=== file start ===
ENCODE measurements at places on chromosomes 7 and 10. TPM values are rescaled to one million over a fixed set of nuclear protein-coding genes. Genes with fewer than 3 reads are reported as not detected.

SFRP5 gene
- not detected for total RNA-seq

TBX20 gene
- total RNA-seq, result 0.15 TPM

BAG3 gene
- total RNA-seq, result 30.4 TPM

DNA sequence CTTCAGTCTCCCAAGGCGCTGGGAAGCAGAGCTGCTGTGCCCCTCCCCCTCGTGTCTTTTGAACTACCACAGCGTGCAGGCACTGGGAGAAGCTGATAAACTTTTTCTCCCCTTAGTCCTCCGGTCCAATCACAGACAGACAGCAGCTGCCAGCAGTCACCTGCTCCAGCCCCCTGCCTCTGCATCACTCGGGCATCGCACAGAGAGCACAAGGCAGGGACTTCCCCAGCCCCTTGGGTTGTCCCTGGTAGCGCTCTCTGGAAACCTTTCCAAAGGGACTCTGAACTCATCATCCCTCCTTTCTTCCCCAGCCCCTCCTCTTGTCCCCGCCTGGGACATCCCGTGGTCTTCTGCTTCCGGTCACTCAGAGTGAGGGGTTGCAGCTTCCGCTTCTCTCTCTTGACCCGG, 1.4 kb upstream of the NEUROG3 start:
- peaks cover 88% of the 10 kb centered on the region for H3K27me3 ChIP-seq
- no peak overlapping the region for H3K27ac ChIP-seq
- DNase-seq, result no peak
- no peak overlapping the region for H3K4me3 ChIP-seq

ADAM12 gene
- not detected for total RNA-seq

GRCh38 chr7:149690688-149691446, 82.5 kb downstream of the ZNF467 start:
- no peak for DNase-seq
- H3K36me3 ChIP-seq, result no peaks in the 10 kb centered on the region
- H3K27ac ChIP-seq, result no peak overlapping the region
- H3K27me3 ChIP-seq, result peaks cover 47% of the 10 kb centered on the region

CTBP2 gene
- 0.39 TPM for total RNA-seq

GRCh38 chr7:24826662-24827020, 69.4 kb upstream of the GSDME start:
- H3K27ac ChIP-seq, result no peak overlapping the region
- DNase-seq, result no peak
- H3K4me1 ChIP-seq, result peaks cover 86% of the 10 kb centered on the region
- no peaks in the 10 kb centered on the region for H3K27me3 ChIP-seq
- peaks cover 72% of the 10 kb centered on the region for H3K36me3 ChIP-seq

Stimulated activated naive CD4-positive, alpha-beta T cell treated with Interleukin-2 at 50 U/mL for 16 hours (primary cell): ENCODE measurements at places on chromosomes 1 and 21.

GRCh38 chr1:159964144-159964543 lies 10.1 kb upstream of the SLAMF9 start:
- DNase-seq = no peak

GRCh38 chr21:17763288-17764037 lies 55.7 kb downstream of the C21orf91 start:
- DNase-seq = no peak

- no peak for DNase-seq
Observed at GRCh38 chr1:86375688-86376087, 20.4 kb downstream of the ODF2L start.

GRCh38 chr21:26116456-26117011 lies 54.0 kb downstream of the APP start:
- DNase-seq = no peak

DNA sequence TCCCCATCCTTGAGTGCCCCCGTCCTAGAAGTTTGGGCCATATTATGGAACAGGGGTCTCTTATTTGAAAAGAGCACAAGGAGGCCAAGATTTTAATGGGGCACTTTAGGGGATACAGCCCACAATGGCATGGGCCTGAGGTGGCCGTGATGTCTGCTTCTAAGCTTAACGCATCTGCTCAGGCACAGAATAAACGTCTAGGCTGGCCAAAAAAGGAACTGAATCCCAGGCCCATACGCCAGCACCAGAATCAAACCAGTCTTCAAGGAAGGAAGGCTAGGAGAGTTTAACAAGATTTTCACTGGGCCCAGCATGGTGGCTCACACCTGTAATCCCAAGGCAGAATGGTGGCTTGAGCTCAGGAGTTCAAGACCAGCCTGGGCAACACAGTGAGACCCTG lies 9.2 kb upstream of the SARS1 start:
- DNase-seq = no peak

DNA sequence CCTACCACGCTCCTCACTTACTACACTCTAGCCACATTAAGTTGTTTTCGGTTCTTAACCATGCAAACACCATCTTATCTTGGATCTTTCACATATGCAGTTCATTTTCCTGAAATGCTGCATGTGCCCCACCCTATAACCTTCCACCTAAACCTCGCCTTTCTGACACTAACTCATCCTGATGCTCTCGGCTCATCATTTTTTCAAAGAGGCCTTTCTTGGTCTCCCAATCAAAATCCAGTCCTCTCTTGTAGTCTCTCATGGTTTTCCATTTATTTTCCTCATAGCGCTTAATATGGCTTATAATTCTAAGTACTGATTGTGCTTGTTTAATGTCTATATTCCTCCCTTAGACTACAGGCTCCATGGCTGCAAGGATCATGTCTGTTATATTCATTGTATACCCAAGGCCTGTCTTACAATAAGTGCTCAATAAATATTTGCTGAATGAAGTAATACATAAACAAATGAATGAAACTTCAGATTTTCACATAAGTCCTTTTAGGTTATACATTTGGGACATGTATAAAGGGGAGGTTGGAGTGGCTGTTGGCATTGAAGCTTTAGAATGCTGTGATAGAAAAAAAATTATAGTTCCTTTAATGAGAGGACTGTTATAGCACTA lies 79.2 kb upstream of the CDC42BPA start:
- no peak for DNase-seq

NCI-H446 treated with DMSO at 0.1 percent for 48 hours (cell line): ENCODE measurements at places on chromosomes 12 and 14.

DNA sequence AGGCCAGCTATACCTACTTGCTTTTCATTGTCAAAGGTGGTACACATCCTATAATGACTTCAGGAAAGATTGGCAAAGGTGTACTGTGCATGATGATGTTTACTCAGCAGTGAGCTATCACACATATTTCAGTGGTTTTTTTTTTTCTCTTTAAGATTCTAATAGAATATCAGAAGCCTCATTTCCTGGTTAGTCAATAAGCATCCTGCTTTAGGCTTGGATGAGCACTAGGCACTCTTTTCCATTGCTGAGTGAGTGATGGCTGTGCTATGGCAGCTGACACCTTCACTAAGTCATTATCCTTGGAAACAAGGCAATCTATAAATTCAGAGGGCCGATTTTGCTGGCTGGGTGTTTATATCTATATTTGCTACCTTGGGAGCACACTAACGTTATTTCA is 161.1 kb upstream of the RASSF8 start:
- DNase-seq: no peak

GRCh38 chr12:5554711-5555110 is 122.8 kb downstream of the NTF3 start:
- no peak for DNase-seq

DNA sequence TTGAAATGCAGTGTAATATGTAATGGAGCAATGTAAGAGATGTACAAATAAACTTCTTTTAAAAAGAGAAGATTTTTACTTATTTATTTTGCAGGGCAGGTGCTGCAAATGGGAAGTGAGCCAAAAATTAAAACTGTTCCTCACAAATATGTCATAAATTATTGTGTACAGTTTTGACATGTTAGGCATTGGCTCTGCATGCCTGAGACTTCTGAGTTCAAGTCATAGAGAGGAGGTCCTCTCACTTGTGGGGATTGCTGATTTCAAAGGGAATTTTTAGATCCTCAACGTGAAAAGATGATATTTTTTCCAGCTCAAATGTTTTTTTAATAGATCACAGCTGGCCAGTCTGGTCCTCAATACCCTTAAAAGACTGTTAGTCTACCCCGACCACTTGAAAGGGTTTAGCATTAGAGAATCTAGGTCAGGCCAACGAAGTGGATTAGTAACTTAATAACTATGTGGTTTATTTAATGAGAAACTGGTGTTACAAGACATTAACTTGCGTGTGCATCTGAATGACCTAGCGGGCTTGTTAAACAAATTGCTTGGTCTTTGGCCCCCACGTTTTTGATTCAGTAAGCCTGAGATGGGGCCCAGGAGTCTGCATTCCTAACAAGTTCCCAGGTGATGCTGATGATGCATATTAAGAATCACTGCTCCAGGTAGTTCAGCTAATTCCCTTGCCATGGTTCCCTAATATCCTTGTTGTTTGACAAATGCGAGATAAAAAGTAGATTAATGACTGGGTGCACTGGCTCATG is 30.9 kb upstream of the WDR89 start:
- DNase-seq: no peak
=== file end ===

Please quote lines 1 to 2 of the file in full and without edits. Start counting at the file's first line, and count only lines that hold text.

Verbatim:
ENCODE measurements at places on chromosomes 7 and 10. TPM values are rescaled to one million over a fixed set of nuclear protein-coding genes. Genes with fewer than 3 reads are reported as not detected.

SFRP5 gene